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  • The erroneous derivation from irnyrl, "a spring of water," may have given birth to the legends which connect Pegasus with water; e.g.
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  • The most probable derivation, however, finds in the name a connection with the Saxon tribe or family of Kensings.
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  • The peculiar resemblances of two MSS., though not sufficient to warrant the derivation of either from the other, may be sufficient to establish some connexion between them.
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  • The generally accepted derivation of Heligoland (or Helgoland) from Heiligeland, i.e.
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  • This legend may have given rise to the derivation "Holy Land."
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  • The existence of some differences of language may, however, be too readily taken to disprove derivation.
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  • An Anglo-Saxon derivation, signifying "forest clearing," is indicated for the name.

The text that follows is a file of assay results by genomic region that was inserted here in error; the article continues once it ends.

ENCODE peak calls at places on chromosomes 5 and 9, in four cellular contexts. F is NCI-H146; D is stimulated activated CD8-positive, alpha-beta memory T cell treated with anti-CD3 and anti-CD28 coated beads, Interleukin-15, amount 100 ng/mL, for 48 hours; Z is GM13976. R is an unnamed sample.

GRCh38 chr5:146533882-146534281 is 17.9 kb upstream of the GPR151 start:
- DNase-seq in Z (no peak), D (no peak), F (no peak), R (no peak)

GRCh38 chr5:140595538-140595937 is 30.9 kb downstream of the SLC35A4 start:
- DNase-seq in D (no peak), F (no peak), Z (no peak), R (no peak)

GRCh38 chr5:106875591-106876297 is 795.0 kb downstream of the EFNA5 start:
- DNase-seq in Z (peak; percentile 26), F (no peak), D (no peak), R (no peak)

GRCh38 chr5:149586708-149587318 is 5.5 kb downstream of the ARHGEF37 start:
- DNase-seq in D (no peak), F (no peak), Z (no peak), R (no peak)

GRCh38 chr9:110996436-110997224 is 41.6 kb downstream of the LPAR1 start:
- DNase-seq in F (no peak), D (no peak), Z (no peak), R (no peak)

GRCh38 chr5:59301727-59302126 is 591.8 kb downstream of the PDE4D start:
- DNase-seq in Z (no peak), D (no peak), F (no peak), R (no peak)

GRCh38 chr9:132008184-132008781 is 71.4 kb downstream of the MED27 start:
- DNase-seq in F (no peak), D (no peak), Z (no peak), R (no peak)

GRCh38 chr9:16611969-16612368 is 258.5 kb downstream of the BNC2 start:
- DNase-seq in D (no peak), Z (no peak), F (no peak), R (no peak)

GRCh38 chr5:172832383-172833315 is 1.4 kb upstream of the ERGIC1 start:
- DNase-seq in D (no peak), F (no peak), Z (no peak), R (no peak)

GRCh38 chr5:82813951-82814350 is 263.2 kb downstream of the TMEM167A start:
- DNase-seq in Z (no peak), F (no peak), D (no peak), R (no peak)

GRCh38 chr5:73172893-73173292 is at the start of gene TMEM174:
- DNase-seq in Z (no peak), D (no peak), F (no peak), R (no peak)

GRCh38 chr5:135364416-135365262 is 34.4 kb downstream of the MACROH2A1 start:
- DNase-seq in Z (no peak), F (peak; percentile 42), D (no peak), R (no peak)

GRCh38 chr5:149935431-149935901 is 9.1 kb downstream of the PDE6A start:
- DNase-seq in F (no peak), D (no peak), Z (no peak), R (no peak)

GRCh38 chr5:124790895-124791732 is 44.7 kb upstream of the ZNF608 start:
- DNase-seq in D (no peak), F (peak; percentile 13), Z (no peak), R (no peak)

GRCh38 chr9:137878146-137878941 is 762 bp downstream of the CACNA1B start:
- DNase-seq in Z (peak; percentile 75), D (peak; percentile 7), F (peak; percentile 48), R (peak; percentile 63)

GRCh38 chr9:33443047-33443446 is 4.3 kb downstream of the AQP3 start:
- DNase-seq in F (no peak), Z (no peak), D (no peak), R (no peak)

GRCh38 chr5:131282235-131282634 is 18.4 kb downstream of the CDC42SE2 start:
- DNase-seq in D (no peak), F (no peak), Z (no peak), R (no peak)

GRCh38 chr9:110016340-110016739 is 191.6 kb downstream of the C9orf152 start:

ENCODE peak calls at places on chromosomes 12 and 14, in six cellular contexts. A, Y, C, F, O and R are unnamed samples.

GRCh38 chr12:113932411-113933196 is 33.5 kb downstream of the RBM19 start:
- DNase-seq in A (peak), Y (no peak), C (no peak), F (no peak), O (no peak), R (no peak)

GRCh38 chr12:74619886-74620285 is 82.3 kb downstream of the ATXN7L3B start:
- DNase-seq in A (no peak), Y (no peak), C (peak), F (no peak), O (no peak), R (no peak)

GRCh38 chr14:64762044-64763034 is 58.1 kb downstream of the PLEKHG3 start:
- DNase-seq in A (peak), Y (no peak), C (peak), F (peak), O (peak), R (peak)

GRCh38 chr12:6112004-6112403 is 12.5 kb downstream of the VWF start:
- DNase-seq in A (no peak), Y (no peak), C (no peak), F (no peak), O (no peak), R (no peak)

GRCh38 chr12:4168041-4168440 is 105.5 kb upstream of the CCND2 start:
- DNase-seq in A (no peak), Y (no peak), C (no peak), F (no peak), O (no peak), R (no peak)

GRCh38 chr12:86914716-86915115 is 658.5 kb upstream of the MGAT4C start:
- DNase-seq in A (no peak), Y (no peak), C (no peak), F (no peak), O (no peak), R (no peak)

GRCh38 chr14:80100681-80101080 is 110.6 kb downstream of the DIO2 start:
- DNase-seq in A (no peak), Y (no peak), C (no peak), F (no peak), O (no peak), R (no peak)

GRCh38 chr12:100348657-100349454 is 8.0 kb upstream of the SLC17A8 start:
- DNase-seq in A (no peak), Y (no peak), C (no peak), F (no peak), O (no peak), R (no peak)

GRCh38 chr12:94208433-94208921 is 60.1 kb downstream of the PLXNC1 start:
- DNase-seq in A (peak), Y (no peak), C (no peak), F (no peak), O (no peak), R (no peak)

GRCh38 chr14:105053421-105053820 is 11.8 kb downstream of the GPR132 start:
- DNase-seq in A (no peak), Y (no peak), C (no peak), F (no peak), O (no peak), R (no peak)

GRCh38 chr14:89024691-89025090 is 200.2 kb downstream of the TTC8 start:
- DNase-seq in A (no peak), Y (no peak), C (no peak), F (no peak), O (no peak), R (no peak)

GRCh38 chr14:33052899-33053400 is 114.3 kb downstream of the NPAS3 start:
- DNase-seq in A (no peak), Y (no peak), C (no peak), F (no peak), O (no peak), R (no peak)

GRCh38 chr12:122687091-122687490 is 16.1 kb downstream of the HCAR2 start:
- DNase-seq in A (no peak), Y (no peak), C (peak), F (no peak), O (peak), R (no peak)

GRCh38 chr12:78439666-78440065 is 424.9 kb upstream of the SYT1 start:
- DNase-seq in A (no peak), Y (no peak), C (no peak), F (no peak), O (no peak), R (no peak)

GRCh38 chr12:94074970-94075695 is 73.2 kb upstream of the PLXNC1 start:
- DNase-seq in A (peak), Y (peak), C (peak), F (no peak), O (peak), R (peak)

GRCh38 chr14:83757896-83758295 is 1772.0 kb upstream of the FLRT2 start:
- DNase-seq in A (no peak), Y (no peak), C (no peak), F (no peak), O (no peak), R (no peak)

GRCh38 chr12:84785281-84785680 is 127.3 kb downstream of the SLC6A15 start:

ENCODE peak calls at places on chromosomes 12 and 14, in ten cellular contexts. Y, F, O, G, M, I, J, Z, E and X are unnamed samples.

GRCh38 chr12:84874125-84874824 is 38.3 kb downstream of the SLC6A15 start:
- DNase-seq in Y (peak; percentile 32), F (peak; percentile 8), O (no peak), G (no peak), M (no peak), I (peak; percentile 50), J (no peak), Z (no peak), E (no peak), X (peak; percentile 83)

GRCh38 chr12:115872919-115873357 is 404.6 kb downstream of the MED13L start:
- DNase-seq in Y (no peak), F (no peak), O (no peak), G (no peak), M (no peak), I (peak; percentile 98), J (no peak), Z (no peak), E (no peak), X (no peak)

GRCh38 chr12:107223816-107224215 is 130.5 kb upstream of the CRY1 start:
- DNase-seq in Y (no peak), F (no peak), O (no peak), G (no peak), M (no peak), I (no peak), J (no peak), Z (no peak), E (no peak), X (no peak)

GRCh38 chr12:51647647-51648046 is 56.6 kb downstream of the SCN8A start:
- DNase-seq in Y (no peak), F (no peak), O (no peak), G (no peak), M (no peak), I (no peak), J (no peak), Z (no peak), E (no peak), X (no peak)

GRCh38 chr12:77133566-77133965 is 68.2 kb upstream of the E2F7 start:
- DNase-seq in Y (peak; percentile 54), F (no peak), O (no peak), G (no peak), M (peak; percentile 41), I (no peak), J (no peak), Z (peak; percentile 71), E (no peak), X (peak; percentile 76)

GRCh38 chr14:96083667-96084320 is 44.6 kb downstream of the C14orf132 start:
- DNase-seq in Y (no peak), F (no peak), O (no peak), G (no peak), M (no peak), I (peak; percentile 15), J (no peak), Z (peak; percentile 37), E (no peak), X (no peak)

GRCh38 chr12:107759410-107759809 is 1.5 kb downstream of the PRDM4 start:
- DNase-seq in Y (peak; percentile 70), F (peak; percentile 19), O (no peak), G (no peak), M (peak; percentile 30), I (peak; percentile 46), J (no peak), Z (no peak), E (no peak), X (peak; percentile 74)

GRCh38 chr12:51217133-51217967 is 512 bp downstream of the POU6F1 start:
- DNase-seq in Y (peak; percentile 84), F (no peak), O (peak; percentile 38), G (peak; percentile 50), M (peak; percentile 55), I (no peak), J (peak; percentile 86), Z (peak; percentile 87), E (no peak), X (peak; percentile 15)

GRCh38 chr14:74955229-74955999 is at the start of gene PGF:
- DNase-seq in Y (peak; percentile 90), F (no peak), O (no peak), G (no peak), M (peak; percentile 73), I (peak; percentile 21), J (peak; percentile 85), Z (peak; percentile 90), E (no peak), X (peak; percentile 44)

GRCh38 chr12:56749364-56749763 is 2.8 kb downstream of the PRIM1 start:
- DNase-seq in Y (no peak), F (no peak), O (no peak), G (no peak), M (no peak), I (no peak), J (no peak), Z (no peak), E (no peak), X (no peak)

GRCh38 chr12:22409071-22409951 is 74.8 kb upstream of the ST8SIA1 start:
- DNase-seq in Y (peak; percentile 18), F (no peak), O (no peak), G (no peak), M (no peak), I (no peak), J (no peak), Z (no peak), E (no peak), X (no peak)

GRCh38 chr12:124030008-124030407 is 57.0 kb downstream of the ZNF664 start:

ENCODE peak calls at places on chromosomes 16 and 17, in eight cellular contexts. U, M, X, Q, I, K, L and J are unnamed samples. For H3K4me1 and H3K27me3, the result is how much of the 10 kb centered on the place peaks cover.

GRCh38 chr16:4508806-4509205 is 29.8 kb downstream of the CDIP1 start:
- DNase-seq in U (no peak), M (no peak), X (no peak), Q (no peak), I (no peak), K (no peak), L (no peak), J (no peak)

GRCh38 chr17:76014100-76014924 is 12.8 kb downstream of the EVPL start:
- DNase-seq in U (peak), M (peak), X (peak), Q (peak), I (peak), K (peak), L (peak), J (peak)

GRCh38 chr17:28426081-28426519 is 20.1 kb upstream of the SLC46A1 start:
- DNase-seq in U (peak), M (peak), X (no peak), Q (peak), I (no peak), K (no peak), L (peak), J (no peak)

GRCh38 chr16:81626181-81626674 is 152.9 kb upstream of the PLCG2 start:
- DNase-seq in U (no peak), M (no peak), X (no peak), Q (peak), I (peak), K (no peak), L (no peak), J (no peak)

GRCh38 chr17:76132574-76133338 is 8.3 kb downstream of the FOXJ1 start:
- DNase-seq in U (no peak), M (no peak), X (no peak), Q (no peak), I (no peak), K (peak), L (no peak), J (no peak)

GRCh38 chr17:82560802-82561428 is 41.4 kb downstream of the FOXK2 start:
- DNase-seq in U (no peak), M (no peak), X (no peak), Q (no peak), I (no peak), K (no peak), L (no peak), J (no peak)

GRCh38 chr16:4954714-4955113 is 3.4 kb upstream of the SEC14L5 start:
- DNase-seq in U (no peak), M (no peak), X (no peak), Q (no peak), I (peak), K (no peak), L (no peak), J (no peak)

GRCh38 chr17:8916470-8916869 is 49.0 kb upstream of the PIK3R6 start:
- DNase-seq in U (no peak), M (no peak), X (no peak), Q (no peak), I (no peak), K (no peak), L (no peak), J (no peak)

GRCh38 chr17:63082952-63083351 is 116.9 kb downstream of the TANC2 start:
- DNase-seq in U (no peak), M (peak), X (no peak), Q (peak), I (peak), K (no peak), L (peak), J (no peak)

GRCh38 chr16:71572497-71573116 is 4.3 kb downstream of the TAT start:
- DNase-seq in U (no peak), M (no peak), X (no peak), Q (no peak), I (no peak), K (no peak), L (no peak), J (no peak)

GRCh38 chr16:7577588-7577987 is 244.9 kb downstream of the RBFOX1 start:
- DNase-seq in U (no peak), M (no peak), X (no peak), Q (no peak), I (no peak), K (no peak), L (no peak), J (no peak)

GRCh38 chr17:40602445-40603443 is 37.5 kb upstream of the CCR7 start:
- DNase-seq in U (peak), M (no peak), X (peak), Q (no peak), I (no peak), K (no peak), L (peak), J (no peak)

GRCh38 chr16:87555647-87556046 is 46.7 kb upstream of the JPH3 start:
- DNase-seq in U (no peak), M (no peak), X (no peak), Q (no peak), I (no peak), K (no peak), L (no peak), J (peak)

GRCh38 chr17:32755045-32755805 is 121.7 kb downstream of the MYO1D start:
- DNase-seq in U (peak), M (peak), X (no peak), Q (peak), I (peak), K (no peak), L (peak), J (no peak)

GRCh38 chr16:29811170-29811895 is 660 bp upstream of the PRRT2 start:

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  • It has also been urged in excuse for Philo's absurd derivation from &nos.
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  • The derivation of the name is uncertain, but is probably taken from Ghinea, Ginnie, Genni or Jenne, a town and kingdom in the basin of the Niger, famed for the enterprise of its merchants and dating from the 8th century A.D.
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  • The derivation of " adouber," corresponding to " dub," from " adoptare," which is given by Du Cange, and would connect the ceremony with " adoptio per arma," is certainly inaccurate.
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  • Under the influence of the derivation from 130p as, the home of the Hyperboreans was placed in a region beyond the north wind, a paradise like the Elysian plains, inaccessible by land or sea, whither Apollo could remove those mortals who had lived a life of piety.
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  • The derivation of the name Alps is still very uncertain, some writers connecting it with a Celtic root alb, said to mean height, while others suggest the Latin adjective albus (white), referring to the colour of the snowy peaks.
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  • It appears in several variant forms (brytenwalda, bretenanwealda, &c.), and means most probably "lord of the Britons" or "lord of Britain"; for although the derivation of the word is uncertain, its earlier syllable seems to be cognate with the words Briton and Britannia.
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  • The confusion caused by the spurious documents of Puteanus, however, led, even when the legend of St Begga was rejected, to other suggestions for the derivation of the name, e.g.